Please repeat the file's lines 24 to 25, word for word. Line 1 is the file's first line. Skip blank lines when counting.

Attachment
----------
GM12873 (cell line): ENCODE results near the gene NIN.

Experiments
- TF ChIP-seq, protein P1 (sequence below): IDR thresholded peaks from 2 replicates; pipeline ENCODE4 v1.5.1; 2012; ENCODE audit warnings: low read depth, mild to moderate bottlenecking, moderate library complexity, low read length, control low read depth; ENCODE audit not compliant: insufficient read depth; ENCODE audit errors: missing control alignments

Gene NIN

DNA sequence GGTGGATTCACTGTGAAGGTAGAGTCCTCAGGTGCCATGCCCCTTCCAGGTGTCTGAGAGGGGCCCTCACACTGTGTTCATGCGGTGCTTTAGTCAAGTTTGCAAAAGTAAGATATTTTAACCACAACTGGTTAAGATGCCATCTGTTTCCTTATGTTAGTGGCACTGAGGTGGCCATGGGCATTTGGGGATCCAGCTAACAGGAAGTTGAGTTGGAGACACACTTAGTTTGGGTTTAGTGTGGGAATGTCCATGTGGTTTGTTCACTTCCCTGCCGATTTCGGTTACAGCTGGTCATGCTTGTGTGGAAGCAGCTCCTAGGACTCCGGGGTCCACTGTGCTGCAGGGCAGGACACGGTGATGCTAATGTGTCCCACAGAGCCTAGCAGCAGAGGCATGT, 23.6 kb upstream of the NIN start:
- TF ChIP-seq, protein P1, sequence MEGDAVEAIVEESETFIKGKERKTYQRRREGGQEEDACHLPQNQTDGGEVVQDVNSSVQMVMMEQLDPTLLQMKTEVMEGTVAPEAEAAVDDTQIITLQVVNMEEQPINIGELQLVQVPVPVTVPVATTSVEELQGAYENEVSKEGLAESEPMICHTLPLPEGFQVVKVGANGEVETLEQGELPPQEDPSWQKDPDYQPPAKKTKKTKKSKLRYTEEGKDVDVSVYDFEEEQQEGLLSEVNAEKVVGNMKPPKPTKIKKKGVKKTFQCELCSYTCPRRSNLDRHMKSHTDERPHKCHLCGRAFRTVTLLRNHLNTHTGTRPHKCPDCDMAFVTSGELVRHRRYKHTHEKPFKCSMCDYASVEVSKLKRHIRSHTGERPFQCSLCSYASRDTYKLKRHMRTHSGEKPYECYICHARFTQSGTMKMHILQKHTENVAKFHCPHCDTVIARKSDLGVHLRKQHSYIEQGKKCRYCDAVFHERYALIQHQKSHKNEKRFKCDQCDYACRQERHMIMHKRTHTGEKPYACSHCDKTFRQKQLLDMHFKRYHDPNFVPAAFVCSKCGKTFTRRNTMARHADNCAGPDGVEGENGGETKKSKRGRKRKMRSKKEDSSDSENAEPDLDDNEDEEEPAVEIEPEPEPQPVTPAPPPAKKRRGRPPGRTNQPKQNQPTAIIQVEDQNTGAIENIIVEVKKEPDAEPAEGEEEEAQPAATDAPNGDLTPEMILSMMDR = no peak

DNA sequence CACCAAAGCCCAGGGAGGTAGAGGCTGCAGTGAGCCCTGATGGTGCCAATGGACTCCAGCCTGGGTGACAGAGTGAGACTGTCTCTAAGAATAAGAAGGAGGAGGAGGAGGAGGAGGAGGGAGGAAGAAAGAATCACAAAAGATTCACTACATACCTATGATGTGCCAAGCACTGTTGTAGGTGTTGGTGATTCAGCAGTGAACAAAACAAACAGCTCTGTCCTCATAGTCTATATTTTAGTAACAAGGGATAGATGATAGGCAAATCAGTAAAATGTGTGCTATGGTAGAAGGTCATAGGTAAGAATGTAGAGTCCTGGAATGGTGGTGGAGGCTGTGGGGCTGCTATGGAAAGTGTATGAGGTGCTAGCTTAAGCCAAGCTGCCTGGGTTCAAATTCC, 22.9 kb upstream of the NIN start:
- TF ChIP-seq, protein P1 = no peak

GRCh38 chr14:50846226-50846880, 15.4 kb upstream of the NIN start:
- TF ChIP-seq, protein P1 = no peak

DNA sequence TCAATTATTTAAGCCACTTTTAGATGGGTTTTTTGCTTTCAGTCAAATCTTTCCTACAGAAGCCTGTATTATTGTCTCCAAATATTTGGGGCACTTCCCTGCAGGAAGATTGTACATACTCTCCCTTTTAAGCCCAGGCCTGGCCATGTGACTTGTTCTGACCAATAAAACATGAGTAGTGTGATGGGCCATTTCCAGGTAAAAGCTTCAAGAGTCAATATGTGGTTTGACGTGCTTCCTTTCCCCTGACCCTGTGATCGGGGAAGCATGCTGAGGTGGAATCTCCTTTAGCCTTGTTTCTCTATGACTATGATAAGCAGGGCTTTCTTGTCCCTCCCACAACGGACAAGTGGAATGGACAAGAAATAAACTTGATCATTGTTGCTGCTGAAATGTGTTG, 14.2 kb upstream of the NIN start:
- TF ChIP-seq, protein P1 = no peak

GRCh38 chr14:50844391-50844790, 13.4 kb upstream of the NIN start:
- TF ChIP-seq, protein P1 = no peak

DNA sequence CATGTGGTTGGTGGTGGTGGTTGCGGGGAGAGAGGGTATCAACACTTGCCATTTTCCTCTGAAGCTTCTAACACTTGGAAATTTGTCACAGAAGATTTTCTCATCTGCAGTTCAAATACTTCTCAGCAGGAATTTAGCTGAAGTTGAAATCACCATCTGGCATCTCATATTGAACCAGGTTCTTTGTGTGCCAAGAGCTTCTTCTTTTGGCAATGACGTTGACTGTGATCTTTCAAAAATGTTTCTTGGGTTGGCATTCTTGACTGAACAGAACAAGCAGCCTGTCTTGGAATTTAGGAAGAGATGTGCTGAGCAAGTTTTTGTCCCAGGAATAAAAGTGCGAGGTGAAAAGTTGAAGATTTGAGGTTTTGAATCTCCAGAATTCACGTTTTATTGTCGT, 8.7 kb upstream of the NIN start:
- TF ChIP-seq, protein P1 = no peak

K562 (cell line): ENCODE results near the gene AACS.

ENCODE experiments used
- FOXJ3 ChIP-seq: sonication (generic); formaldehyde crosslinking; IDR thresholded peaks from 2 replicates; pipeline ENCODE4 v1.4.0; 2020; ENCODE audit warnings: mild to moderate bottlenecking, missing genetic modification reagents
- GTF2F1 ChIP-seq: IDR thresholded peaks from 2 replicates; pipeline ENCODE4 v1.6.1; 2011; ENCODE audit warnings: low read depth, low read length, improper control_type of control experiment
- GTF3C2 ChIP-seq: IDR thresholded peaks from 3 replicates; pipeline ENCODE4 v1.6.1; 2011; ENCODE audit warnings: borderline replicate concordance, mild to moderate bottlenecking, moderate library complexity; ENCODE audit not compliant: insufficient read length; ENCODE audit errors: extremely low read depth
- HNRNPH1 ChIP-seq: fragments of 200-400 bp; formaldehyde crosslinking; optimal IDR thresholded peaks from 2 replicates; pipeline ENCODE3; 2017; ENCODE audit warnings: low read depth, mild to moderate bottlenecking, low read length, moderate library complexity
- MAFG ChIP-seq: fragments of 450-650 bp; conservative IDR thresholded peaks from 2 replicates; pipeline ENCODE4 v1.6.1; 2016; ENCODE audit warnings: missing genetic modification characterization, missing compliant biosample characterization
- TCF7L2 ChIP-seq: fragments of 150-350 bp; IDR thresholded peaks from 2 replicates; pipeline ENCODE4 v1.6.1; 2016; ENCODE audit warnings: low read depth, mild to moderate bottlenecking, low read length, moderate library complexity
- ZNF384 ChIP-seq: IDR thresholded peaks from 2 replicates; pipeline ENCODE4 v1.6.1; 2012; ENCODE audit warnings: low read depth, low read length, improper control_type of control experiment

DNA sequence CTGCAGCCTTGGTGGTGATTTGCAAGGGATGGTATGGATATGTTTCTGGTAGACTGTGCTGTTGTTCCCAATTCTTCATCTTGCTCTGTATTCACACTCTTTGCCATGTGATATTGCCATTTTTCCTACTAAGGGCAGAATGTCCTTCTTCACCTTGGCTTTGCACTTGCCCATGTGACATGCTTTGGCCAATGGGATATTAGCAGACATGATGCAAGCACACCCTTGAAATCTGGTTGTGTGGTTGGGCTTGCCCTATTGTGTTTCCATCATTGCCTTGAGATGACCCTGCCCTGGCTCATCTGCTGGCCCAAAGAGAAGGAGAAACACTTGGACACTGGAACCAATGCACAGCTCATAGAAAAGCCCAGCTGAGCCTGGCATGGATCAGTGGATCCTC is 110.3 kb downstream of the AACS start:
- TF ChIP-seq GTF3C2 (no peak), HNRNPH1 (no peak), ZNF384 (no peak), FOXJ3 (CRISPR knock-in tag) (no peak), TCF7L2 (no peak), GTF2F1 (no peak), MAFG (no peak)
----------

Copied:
- TCF7L2 ChIP-seq: fragments of 150-350 bp; IDR thresholded peaks from 2 replicates; pipeline ENCODE4 v1.6.1; 2016; ENCODE audit warnings: low read depth, mild to moderate bottlenecking, low read length, moderate library complexity
- ZNF384 ChIP-seq: IDR thresholded peaks from 2 replicates; pipeline ENCODE4 v1.6.1; 2012; ENCODE audit warnings: low read depth, low read length, improper control_type of control experiment